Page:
I have Not Yet Receiv’d Your Answer to Any of My letters. Since My last No News have Come to hand. I hope we shall Soon Some Way or other hear from france. After Many debates Congress have elected Clel Laurens as An Envoy to france—But he still Refuses to Go and thinks Hamilton Ought to be Sent. How this will end I do not know—doctor Franklin has a party Against himI think it would be very...
However uncertain I am of the fate of My Letters, I am Happy in the Opportunities to Let you Hear from me, and altho’ the filial and Grateful Sentiments which from my Youth Have Animated My Heart Need Not Being Remembered to you, it is to me, while so unwillingly Separated from you a Great and Necessary Consolation to Express them—in Case you Have Received Some of the accounts of myself and...
I Can’t let Mons. de la Neuville go to headquarters without Recalling to Your Excellency’s memory an inhabitant of the Eastern Rhode island schore, who long much to be again united with you, and Conceive now great hopes from Sir henry Clinton’s motion to Newport, that you will Come to oppose him in person—I think if we mean to oppose the ennemy in this quarter that more troops are absolutely...
I had this Morning the honor of writing to You By general heath’s express and inform’d you that we had from every official and private quarter minuted accounts of the ennemy’s Coming in Great force to attak this island—for my part, I have been long time a disbeliever of the intelligence—But So many letters Came to hand that at lenght I was forc’d to take the General opinion about theyr...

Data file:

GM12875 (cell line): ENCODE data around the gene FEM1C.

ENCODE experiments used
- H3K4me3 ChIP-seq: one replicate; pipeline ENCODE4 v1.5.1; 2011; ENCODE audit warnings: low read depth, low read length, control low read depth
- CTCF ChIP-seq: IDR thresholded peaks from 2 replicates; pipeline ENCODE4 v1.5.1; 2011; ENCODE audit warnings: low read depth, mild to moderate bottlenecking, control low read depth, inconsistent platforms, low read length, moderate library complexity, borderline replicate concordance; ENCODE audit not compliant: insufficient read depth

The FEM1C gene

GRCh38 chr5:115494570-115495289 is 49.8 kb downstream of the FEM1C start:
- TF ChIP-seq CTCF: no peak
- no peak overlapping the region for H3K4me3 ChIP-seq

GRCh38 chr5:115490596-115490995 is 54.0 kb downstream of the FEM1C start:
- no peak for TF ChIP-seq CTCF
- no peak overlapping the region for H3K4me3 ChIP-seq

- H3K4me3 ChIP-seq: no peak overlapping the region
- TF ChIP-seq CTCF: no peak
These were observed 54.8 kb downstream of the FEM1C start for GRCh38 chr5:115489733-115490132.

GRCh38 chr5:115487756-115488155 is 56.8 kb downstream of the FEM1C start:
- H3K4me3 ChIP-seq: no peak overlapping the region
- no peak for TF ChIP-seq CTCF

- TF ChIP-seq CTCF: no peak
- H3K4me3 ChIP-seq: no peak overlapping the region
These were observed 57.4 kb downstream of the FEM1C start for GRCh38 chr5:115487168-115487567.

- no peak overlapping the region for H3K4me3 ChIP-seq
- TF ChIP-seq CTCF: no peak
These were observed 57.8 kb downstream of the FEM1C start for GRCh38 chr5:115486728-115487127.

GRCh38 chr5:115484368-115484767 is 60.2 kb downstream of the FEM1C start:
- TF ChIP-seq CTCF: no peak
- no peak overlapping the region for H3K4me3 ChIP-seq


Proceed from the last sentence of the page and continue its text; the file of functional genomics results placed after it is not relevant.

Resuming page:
The bearer of my letter, Chevalier de Lambert, a French gentlemen, will do himself the honor to wait upon you, and I beg leave most earnestly to recommend him to your Excellency’s kind patronage.—You know, my dear General, I have ever been averse to the introduction of foreigners in our army, and since I am in France I have been deaf to every application of that sort. In the present instance,...
I am fortunate in this Opportunity to wish you a Happy New year, and to devote the first Moments of this day to the Heartfelt pleasure to Remind you, My Beloved General, of your Adoptive Son and Most Affectionate, devoted friend. I Beg you will present My Best Respects to Mrs Washington. Madame de Lafayette joins in the Most tender Compliments to you and to Her and I Hope, My dear General,...
from Major Lee I just now hear that he has seen a man who has been in Newyork and told him that an embarkation has certainly taken place, said to be going to Virginia—that he got the intelligence in the City on Monday last, and that dragoons were on Board. A young man that went into the City has lately sent word to his family that he had been press’d on Board a fleet which was going to sail....
Amidst the agitations of our revolution, I have always participated in the pleasure which Mr de La Fayette found in following your footsteps, in observing, according to your example and your lessons, the means of serving his country, and in thinking with what satisfaction you would learn the effects and success of them. Permit me, to offer you the assurance of this sentiment and permit at the...
I went Yesterday morning to Head Quarters with an intention of Speaking to Your Excellency But You were too Busy and I shall lay down in this letter what I wished to Say. I don’t Need telling You How I am Sorry for all what Happens Since Some time it is a necessary dependence of my most tender and Respectful friendship for You, which affection is as true and Candid as the other Sentiments of...
I alwais forgot mentionning to you what has past Betwen duke of Lauzun and Myself on account of the diminution that had been made in his horses—From what he told me I saw that it has been put upon this footing that you thought a greater number of horses than was necessary for carrying letters &c. would be quite useless—I explain’d the matter to him, told him you had decided that no less than...